Our civil bar would be best served by enforcing a similarly rigorous approach re­garding conferral in state and federal courts. This approach offers several benefits. First, requiring parties to explicitly discuss le­gal support during conferral increases the likelihood of resolving the dispute. When preparing for a conferral call with the nec­essary legal support in hand, attorneys are compelled to thoroughly review the law. This process not only ensures a better understanding of the legal landscape but also facilitates the identification of any recent developments that may impact the motion or opposition. Armed with comprehensive legal knowledge, attorneys can engage in substantive discussions during conferral, potentially leading to a resolution of the dis­pute or a clearer understanding of the key contentious issues. For those who fear revealing too much in these discussions, there is little risk that an attorney’s motion will be compromised by discussing during confer­ral the same arguments the attorney plans to make in motion practice.

Second, requiring attorneys to explicitly discuss legal authority promotes judicial economy. It is no secret that courts dislike discovery disputes. Given that our federal and state dockets are overburdened, it is no wonder that judges are loathe to wade into the morass of non-dispositive civil battles. Members of the civil bar have a responsibility to try to keep these matters off of court dockets by having frank and clear conversations on the applicable law.

Third, requiring the presentation of legal authority during conferral levels the playing field, particularly for younger lawyers and those from nonprivileged backgrounds. By emphasizing the importance of substantive legal discussions, rather than relying solely on positional bargaining power, this approach empowers all attorneys to participate meaningfully in the resolution process.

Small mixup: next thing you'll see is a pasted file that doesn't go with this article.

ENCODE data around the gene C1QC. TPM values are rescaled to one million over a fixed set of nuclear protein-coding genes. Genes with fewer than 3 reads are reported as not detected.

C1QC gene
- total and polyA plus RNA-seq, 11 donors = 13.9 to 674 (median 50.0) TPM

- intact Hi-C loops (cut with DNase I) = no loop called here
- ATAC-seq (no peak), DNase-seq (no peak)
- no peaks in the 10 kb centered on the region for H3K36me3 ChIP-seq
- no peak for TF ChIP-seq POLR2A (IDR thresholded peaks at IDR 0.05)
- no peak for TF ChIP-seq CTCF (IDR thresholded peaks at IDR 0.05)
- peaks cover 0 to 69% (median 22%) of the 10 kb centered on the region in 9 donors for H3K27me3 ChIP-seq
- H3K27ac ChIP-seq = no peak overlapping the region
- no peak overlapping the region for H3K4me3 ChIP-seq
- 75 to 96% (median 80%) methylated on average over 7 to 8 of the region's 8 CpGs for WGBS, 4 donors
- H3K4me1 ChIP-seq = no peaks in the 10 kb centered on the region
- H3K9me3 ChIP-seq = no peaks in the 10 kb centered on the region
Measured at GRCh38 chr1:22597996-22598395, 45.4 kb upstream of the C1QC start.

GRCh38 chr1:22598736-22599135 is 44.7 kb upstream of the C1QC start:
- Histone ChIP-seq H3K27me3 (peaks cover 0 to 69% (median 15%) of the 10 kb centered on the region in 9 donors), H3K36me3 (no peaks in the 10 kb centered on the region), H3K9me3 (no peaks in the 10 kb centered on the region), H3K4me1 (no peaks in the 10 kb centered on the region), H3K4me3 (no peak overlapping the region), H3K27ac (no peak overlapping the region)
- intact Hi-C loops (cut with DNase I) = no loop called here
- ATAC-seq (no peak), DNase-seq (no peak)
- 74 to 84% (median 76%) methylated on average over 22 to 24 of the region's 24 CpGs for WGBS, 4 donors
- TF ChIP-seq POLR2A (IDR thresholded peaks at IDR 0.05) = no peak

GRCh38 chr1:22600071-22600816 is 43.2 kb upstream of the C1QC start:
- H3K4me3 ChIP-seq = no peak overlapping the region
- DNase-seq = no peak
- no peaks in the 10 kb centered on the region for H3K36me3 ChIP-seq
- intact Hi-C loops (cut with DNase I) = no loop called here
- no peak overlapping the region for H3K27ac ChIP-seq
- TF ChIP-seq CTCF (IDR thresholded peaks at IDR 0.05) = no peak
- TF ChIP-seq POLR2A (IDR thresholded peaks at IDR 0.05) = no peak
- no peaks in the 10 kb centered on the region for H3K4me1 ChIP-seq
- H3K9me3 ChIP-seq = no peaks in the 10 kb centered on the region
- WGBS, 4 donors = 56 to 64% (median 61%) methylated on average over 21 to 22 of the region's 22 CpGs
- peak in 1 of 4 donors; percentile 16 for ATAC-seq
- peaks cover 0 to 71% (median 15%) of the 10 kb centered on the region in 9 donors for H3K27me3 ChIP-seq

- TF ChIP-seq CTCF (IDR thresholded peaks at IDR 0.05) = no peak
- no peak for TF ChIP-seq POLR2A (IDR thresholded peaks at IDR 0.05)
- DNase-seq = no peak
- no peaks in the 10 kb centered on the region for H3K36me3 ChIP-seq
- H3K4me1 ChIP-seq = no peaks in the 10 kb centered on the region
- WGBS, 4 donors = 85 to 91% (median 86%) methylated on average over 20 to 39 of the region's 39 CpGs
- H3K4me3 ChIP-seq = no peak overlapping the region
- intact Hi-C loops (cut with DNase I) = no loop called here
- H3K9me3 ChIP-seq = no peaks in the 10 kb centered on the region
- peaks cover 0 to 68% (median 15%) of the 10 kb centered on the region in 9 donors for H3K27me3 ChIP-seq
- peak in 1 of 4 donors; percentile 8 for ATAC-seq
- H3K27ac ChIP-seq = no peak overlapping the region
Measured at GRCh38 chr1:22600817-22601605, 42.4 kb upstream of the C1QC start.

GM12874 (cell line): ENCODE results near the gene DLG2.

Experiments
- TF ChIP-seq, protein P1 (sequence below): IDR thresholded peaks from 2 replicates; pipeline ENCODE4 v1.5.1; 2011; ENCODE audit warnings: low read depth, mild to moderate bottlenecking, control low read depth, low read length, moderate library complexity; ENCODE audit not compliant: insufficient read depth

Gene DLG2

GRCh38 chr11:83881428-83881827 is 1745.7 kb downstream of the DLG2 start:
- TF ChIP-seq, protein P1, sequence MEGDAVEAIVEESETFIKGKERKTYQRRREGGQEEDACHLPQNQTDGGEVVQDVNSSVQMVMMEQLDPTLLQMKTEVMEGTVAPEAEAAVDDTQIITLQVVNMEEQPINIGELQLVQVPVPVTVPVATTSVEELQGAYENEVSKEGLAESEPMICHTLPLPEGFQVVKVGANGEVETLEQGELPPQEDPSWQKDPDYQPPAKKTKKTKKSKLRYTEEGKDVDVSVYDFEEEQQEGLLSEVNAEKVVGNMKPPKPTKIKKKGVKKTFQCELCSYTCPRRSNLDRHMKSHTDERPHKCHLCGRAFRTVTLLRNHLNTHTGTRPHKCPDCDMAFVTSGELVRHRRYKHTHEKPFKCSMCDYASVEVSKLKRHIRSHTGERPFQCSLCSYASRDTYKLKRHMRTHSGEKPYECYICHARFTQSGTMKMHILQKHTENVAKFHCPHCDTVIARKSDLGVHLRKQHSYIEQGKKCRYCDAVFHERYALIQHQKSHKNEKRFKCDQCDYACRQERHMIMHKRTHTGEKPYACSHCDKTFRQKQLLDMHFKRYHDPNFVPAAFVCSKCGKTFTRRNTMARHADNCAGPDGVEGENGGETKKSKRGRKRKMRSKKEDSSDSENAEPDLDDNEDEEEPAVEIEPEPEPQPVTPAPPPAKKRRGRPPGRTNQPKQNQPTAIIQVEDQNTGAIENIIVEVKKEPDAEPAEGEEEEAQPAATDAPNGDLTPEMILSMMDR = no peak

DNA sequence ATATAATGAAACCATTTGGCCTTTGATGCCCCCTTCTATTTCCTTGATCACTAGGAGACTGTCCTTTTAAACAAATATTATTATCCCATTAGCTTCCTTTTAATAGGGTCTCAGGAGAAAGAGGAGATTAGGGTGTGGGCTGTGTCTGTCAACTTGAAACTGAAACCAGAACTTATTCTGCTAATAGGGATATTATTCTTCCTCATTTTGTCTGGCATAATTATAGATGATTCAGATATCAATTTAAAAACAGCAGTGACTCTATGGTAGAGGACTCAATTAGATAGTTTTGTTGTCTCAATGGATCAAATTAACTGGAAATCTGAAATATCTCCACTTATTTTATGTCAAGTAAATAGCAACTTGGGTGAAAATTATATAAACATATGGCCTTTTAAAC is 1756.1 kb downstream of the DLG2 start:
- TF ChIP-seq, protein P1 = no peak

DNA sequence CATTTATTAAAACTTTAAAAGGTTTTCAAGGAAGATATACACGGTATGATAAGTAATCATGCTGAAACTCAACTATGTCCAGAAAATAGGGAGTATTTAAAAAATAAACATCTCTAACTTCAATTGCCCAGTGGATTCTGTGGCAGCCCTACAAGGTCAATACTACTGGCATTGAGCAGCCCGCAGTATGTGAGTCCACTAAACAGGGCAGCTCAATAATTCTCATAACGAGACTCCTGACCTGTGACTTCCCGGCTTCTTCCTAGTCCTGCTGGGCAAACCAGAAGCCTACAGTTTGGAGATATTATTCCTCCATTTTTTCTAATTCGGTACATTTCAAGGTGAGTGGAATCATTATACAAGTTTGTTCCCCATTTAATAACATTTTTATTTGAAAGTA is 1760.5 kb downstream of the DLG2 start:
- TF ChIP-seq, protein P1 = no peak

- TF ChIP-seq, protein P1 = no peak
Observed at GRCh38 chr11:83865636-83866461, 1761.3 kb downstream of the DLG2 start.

Fourth, requiring the presentation of legal authority is consistent with the standards of professionalism. The Oregon State Bar’s 2019 Statement of Professionalism identifies the principle that an attorney “will explore all legitimate methods and opportunities to resolve disputes at every stage in (the attorney’s) representation of (the attorney’s) client.” Oregon’s federal district court expands this principle in several respects. Local Rule 83-8(a) states that “(c)ounsel must cooperate with each other, consistent with the interests of their clients, in all phases of the litigation process and be courteous in their dealings with each other, including matters relating to scheduling and timing of various discovery procedures.” The district court’s Statement of Professionalism General Guideline 1.9 further states that attorneys “will not knowing(ly) cause a person to form a mistaken conclusion of facts or law.”

Collectively, these principles provide a “true north” regarding conferral communications. An on-point case or statute has the power to nip a legal dispute in the bud before a brief is drafted. Explicitly discussing this legal authority at a conferral call is a “legitimate method and opportunity” that we as attorneys are required to explore under professionalism standards. Conversely, an intentional failure to have that discussion may contribute to a “mistaken conclusion of law,” which is inconsistent with professionalism standards in federal court. Ultimately, the safe course of action during these conferral calls is to place one’s legal authority cards on the table.

Conferral should function as a means for attorneys to objectively resolve disputes. The best way to do this is to require legal support during conferral. You’ve got your cases. I’ve got my cases. Let’s discuss what they say. By embracing a more stringent approach that prioritizes showing your legal authority, we can enhance the effectiveness of conferral and promote a culture of professionalism and mutual respect within our legal community.

About the Author

Hansary “Hans” Laforest is a trial lawyer in Sussman Shank LLP’s litigation group. He represents business and individuals in federal and state litigation (including commercial disputes and tort litigation) throughout Oregon.


1. Guerrero v. Wharton, No.216CV01667GMNNJK, 2018 WL 706494, at*1 (D. Nev. Jan. 22, 2018)

2. Id at *2.

3. ld.

4. ld.